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LBM ID Request

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Been looking for mushrooms in Tennessee for over two months and besides a pitiful cluster of oysters and dried up polypores this is the first healthy mushroom I have seen. Please let me know why you think there are literally no mushrooms in mid to east tn. and if you’ve ever experienced such an event. Thanks!




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I haven't ever hunted for mushrooms in TN, but my guess is that it's just too early in the season for mushroom diversity there. Places that have winter weather --snow, subfreezing temperatures-- typically get very few wild mushrooms during winter. I just saw my first fresh fruiting of 2022, some Mycena aprilis on an oak log. This species is known to favor chilly weather during early spring. Another that may be out is Tubaria furfuracea, a mulch/woodchip LBM that fruits during winter thaws and early spring. As you pointed out, Pleurotus (Oyster Mushrooms) also sometimes appear during winter thaws... but not so much up here in PA where the winter gets very cold from time to time.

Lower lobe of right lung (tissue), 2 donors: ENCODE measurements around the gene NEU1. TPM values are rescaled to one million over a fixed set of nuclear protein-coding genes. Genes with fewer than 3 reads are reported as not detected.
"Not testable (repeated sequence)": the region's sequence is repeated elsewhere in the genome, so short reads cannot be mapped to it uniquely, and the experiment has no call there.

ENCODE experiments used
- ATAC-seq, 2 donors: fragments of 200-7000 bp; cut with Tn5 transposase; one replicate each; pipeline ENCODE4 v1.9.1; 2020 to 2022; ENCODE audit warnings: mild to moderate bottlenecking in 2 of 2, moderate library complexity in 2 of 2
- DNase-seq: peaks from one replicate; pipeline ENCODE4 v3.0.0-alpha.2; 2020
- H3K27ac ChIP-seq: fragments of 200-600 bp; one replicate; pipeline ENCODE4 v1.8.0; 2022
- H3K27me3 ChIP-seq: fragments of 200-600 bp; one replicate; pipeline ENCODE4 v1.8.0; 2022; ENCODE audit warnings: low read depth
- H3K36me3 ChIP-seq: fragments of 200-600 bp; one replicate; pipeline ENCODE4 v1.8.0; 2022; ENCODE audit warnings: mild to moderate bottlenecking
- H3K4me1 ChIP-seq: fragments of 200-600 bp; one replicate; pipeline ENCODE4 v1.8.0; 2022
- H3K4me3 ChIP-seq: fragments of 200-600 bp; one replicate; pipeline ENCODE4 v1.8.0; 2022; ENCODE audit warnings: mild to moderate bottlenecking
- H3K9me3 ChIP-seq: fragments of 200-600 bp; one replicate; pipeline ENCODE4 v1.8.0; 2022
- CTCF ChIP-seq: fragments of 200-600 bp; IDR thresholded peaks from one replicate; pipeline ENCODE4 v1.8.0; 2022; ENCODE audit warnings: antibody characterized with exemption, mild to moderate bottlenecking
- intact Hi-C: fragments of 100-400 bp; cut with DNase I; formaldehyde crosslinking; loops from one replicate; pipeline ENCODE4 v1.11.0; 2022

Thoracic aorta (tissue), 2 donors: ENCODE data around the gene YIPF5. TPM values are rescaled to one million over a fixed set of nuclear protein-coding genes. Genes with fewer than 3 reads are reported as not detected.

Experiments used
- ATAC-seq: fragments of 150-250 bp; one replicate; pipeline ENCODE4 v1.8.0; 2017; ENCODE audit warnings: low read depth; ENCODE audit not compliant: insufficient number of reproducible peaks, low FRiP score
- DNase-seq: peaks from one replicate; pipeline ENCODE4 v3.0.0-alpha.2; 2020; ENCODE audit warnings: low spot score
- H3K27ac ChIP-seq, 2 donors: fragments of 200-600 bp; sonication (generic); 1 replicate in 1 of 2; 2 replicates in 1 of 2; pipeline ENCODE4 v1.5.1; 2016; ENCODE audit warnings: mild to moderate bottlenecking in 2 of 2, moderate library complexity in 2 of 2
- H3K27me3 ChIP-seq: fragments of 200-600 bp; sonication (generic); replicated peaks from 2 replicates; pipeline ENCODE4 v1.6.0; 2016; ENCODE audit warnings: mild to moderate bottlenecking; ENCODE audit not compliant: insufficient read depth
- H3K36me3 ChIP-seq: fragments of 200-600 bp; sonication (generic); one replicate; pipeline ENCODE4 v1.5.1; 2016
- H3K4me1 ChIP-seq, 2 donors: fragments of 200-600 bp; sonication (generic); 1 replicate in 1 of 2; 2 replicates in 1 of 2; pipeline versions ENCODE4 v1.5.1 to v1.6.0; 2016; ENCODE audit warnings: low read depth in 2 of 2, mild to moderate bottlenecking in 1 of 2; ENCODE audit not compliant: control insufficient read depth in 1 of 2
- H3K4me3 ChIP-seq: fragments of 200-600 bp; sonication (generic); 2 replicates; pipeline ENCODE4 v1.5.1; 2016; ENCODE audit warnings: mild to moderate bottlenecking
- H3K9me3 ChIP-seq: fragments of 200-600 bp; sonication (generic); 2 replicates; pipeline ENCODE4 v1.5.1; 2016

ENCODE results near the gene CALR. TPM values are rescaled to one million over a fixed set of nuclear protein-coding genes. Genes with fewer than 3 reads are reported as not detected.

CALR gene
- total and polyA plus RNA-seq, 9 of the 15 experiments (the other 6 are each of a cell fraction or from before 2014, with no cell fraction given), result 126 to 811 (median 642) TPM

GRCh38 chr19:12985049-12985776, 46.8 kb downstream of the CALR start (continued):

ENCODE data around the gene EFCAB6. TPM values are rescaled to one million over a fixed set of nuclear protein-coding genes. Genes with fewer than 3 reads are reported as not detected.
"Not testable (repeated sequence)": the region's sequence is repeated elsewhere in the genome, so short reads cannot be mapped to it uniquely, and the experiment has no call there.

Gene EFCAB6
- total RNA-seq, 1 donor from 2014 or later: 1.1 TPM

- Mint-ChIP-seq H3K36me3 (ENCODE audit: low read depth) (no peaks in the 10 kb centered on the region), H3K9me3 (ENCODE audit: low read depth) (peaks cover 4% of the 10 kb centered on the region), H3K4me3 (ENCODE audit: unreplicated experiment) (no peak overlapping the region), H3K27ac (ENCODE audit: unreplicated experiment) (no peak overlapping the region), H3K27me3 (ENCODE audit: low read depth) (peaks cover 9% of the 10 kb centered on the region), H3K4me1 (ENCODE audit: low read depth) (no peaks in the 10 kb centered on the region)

I think morels should be popping in TN before long (maybe now!). The mushroom seen in your photo is (almost certainly) a species of Psathyrella, probably P. pseudovernalis    http://www.mushroomexpert.com/psathyrella_pseudovernalis.html  . I often find this species while hunting morels. Another similar springtime species is P. spadiceogrisea   http://www.mushroomexpert.com/psathyrella_spadiceogrisea.html  . 

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Yes thanks Dave, it’s definitely one of those psathyrellas. Even with all the rain we’ve had recently I haven’t seen the first sign of a live mushroom yet besides dried polypores and jelly fungus species. Last year during Jan-March I could always find mushrooms growing most every time I went and looked. Especially winter oyster sp., enoki, deadly galerinas and a few others. I heard there has been massive amounts of lead showing up in the atmosphere for some reason, don’t know if this has any effect. I guess I better start growing them indoors if I want to keep them in my diet!

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